Climate risk on pregnant women & kids ‘neglected, underreported’

Pregnant women, babies and children face extreme health risks from climate catastrophes which have always been neglected.

Geneva: Pregnant women, babies and children face extreme health risks from climate catastrophes which have always been neglected, underreported and underestimated, according to a Call for Action released on Tuesday by UN agencies ahead of the global Conference of the Parties (COP28) negotiations on climate change in Dubai.

The report highlights that very few countries’ climate change response plans mention maternal or child health, describing this as “a glaring omission and emblematic of the inadequate attention to the needs of women, newborns, and children in the climate change discourse”.

“Climate change poses an existential threat to all of us, but pregnant women, babies and children face some of the gravest consequences of all,” said Bruce Aylward, Assistant Director General for Universal Health Coverage, Life Course at the World Health Organization (WHO), in a statement.

“Children’s futures need to be consciously protected, which means taking climate action now for the sake of their health and survival, while ensuring their unique needs are recognised in the climate response,” he added.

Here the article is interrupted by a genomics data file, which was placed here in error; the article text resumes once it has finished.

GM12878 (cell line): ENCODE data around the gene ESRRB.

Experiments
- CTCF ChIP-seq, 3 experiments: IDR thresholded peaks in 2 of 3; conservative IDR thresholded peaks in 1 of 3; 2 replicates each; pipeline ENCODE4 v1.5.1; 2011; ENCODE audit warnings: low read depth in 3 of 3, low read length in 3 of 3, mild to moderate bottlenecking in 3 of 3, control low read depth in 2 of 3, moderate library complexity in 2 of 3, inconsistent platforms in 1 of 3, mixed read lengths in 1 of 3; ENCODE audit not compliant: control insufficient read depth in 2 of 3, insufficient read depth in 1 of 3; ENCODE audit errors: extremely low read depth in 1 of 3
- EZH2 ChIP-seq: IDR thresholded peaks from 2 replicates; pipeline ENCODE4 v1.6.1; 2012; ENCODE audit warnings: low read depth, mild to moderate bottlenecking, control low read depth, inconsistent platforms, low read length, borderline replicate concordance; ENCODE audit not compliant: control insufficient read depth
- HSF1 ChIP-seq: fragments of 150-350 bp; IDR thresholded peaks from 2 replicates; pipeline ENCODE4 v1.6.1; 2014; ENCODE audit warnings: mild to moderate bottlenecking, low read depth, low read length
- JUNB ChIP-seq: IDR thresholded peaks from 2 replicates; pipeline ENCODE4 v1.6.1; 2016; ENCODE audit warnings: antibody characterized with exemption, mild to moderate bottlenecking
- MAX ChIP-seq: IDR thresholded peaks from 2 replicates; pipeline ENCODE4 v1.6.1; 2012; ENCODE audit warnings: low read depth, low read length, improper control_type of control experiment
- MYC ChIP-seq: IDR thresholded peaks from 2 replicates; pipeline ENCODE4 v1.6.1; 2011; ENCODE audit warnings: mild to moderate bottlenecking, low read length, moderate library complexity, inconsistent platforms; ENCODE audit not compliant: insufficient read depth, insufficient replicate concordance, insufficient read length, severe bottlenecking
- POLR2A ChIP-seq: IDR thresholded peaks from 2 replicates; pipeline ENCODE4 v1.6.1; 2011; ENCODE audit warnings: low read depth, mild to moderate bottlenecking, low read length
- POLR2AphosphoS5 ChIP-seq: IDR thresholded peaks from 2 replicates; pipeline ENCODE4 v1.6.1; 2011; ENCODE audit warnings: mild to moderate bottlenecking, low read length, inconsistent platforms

The year 2023 has been marked by a series of devastating climate disasters. Wildfires, floods, heatwaves and droughts are displacing people, killing crops and livestock, and worsening air pollution. An overheating world is increasing the spread of deadly diseases like cholera, malaria and dengue, with dire consequences for pregnant women and children for whom these infections can be especially severe.

Research shows that harm can begin even in the womb, leading to pregnancy-related complications, preterm birth, low birthweight and stillbirth. For children, consequences can last a lifetime, affecting the development of their bodies and brains as they grow.

“Action on climate change often ignores that children’s bodies and minds are uniquely vulnerable to pollution, deadly diseases and extreme weather,” said Omar Abdi, Deputy Executive Director for Programmes at UNICEF, in the statement.

“We do this at our peril. The climate crisis is jeopardising every child’s fundamental right to health and well-being. It is our collective responsibility to listen and put children at the centre of urgent climate action, beginning at COP28. This is the moment to finally put children on the climate change agenda.”

The Call to Action highlights seven urgent actions to address these mounting risks.

These include sustained reductions in greenhouse gas emissions and action on climate finance, alongside the specific inclusion of the needs of pregnant women, babies and children within climate and disaster-related policies.

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